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Headshot of James Johnson, a white man with brownish gray hair and glasses wearing a black suit jacket, white button-down shirt, and red tie.

James Johnson

High Plains Motors
Wolf Point, Montana

“We are a customer- and community-focused hometown dealership. And the most rewarding part of being a local automotive dealer is having the ability to help whenever asked.”

(New York, NY, October 18, 2022) – The nomination of James Johnson, dealer at High Plains Motors Inc., a Buick, Chevrolet and GMC dealer in Wolf Point, Montana, for the 2023 TIME Dealer of the Year award was announced today by TIME.

Johnson is one of a select group of 48 dealer nominees from across the country who will be honored at the 106th annual National Automobile Dealers Association (NADA) Show in Dallas, Texas, on January 27, 2023.

The TIME Dealer of the Year award is one of the automobile industry’s most prestigious and highly coveted honors. The award recognizes the nation’s most successful auto dealers who also demonstrate a long-standing commitment to community service. Johnson was chosen to represent the Montana Automobile Dealers Association in the national competition – one of only 48 auto dealers nominated for the 54th annual award from more than 16,000 nationwide.

“We are a customer- and community-focused hometown dealership,” nominee Johnson said. “And the most rewarding part of being a local automotive dealer is having the ability to help whenever asked.”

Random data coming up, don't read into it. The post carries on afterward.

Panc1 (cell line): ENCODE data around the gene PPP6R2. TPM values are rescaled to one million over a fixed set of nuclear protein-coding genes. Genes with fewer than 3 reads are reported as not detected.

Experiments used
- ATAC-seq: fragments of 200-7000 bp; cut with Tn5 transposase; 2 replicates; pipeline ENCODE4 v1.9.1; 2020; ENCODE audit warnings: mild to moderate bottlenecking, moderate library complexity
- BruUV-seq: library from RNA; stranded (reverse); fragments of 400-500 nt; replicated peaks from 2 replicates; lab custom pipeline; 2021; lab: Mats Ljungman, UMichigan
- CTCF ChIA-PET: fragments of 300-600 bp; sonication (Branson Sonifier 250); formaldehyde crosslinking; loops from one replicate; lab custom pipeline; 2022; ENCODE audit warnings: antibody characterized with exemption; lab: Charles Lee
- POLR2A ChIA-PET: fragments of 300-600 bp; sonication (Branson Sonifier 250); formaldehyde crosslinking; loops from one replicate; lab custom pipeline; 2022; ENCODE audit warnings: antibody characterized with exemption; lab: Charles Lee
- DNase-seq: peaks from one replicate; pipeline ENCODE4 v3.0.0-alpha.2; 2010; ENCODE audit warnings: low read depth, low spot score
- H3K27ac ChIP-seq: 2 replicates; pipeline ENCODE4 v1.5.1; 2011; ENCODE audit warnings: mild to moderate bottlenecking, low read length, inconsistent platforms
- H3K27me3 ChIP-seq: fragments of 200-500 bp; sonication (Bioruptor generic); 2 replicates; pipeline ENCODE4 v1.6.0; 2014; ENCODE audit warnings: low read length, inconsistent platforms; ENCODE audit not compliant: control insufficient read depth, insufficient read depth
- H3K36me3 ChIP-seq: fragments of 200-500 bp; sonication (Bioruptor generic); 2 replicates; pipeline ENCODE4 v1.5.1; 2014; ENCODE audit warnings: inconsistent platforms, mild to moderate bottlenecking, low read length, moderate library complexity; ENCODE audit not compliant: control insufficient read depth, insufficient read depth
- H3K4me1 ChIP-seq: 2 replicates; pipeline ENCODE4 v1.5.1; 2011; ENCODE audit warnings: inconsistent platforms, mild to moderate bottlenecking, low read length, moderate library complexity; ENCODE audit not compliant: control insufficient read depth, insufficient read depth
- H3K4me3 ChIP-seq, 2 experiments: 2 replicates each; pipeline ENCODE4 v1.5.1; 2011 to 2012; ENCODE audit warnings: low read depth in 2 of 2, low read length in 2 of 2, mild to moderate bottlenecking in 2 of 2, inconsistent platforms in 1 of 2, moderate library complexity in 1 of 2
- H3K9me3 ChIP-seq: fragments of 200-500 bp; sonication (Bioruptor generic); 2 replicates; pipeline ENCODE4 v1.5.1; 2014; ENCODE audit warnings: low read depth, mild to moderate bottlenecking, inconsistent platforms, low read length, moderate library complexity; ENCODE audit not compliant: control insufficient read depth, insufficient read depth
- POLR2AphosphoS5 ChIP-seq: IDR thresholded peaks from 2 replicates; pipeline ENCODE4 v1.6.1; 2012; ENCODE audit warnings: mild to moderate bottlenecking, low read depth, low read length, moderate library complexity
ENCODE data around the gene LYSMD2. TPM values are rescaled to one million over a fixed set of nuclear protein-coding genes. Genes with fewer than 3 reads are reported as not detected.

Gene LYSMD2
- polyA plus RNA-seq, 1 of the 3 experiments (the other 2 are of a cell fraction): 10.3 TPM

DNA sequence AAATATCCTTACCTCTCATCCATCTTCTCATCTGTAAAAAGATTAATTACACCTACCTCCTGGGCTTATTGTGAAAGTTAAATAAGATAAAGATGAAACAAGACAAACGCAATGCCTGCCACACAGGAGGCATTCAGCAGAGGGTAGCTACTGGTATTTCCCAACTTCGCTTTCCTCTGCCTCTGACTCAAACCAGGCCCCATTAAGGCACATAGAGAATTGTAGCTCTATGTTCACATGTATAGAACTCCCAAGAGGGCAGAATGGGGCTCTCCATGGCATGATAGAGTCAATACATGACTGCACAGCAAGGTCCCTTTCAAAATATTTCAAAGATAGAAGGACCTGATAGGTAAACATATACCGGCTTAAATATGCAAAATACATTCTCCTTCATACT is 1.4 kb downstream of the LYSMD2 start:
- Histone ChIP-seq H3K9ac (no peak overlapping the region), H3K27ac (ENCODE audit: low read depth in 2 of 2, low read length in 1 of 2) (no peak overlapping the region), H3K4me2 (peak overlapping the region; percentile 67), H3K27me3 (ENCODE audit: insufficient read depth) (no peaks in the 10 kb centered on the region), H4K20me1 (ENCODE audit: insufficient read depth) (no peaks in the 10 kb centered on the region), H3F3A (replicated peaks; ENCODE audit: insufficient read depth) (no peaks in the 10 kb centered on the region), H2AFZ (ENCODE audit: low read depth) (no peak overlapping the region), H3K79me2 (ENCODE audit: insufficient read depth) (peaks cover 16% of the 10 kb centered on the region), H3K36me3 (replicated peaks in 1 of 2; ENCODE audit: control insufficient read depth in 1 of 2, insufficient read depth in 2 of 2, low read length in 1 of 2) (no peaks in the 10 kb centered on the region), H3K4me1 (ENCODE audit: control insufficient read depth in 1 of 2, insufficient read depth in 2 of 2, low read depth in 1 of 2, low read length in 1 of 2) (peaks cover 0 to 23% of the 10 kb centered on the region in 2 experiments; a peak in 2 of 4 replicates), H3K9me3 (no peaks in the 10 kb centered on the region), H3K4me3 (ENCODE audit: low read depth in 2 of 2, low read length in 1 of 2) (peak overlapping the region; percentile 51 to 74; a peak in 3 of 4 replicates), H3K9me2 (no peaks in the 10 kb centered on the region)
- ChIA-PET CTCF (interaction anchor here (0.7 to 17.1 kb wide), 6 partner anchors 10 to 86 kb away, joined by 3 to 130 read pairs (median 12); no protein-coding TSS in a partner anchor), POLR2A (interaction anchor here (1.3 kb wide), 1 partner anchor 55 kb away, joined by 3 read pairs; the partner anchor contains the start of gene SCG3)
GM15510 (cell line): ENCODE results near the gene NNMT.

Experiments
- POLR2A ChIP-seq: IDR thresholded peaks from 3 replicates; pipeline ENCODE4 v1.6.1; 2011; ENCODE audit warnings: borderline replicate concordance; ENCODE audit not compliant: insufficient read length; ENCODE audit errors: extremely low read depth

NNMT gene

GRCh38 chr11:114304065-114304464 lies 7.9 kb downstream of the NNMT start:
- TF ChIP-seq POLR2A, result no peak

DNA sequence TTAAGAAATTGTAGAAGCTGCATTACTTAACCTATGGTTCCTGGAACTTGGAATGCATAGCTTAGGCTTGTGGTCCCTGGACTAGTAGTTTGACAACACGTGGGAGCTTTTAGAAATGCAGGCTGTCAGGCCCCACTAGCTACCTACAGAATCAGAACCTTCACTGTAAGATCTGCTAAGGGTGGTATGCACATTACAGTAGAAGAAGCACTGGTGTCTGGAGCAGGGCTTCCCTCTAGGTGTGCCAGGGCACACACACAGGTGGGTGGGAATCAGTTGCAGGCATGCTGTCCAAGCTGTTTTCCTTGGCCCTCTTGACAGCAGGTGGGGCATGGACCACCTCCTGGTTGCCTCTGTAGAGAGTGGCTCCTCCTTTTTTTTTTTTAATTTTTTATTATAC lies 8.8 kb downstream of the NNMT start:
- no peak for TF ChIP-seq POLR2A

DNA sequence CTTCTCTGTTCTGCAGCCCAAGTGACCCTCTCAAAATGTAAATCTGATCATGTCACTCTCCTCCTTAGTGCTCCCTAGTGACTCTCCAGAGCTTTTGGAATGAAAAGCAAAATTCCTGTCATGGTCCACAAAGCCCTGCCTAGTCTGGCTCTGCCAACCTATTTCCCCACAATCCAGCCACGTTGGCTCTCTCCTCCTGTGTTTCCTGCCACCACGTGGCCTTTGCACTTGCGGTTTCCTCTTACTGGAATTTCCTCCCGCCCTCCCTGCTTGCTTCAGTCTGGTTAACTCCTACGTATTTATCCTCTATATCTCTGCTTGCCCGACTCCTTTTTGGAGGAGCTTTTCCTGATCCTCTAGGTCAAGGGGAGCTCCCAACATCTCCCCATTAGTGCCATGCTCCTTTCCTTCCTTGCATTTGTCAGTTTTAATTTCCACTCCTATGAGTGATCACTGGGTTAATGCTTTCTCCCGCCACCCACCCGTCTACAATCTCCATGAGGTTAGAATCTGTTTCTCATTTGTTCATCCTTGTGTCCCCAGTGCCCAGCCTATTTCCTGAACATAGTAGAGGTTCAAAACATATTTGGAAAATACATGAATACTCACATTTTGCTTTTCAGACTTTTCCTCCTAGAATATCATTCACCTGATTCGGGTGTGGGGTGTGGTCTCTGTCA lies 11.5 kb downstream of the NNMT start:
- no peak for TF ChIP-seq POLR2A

Johnson, who earned a B.S. in automotive technology from Montana State University-Northern in Havre, Montana, in 1996, took a different route on the road to becoming a car dealer. After interning at State Farm in Havre during college, he was hired as an automotive field claims representative and remained with the company for 13 years, moving to Washington and South Dakota before settling back in his hometown of Wolf Point in 2002 as an agent for the company.

“I had relatives in the used-car business, and I had worked in a body shop during college,” he said. “I enjoyed the dealership and its workings, and during my time with State Farm, I always had visions of moving into retail automotive. In fact, I was voted ‘mostly likely to be a car dealer’ by my senior class.”

In 2003, Johnson was asked to sit on an economic development board and became acquainted with Marvin Presser, a local entrepreneur who shared Johnson’s love for Wolf Point and the auto business. He became partners with Presser and Presser’s son Jeff, and joined High Plains Motors in 2007.

“Mr. Presser taught me the car business like I was one of his kids, and I am forever thankful for his mentorship,” Johnson said. “Marvin passed away in 2015 but left us with a great business and many life lessons to live and teach to others.”

Today, he and Jeff Presser own the business and have grown the operation to include Glasgow Auto Sales, a Buick, Chevy and GMC store in Glasgow, Montana. A third partner in the Glasgow dealership, Paul Wemmer, serves as general manager of the store.

“I work in both stores each week and enjoy every minute of it,” Johnson said. “The automotive industry has its ups and downs, but I have the attitude that if you do things right, everything will work out.”

Johnson is currently chairman of the executive board of the Montana Automobile Dealers Association, which recently increased the board’s term from one to two years for better continuity of leadership.

“Just like the dealership will not run well without our great employees giving it their all every day, the association would not be successful without the hard work of Bruce Knudsen, our executive vice president, and his team in Helena,” Johnson said.